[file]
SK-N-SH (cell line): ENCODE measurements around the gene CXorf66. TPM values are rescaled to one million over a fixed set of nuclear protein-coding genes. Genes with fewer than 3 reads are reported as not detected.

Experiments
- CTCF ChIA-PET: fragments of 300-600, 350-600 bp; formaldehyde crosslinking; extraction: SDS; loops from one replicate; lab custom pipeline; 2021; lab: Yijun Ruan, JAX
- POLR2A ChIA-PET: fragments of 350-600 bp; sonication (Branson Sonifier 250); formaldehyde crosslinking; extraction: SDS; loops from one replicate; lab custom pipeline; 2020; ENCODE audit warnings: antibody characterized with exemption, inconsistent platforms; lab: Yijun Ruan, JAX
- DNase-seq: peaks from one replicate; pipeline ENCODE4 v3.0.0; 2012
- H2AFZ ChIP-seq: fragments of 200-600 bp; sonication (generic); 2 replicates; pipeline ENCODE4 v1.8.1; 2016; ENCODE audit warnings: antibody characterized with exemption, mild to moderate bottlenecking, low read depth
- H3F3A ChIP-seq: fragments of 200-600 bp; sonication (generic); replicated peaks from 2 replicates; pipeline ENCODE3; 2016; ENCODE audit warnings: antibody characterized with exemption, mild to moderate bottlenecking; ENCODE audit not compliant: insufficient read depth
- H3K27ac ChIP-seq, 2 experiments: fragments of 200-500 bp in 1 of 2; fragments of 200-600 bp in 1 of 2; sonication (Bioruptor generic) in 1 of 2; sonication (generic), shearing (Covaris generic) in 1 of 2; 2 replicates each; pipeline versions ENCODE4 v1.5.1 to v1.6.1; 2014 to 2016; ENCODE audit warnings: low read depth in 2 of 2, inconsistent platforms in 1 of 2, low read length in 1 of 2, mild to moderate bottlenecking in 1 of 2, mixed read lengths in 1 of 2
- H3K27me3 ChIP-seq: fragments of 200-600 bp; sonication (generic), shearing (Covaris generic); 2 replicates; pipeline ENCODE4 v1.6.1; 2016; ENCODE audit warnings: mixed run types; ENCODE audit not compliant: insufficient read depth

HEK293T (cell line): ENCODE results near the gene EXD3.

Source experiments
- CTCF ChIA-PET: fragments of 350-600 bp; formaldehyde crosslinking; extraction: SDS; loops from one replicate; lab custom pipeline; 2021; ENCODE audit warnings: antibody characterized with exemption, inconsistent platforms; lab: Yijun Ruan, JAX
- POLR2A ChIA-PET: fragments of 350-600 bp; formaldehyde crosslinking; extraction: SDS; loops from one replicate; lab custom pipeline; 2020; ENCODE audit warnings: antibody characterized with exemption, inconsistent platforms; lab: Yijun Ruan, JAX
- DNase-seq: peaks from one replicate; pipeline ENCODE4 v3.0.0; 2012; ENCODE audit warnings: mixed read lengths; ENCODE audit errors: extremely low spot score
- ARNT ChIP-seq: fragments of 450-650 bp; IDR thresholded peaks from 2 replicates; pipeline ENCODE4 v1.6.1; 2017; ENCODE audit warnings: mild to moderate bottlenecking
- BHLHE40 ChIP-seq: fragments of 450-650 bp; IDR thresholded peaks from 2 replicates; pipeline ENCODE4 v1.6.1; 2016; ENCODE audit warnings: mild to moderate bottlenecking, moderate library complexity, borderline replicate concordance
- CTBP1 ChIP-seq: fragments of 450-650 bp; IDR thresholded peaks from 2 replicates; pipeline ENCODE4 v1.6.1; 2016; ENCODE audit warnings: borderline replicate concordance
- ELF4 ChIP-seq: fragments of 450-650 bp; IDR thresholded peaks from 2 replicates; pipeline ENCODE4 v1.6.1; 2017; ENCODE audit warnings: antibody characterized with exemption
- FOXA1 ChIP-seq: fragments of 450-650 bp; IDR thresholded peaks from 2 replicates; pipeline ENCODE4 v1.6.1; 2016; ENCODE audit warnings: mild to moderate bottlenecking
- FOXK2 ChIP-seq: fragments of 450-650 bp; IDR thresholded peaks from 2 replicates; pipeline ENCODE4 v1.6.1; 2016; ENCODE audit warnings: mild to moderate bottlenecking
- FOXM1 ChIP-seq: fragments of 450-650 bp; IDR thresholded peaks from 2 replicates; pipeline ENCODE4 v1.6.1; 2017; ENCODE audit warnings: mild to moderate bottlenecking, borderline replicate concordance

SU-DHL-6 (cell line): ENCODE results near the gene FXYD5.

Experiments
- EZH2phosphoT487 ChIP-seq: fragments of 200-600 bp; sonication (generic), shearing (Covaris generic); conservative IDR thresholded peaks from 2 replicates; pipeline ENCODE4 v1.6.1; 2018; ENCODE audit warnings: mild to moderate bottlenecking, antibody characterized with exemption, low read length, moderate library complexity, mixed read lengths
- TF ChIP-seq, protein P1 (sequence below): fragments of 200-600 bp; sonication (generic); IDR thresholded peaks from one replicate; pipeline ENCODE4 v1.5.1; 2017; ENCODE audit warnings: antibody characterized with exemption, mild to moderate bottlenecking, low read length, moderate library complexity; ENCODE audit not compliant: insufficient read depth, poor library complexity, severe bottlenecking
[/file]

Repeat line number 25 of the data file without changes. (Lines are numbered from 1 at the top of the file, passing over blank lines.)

- TF ChIP-seq, protein P1 (sequence below): fragments of 200-600 bp; sonication (generic); IDR thresholded peaks from one replicate; pipeline ENCODE4 v1.5.1; 2017; ENCODE audit warnings: antibody characterized with exemption, mild to moderate bottlenecking, low read length, moderate library complexity; ENCODE audit not compliant: insufficient read depth, poor library complexity, severe bottlenecking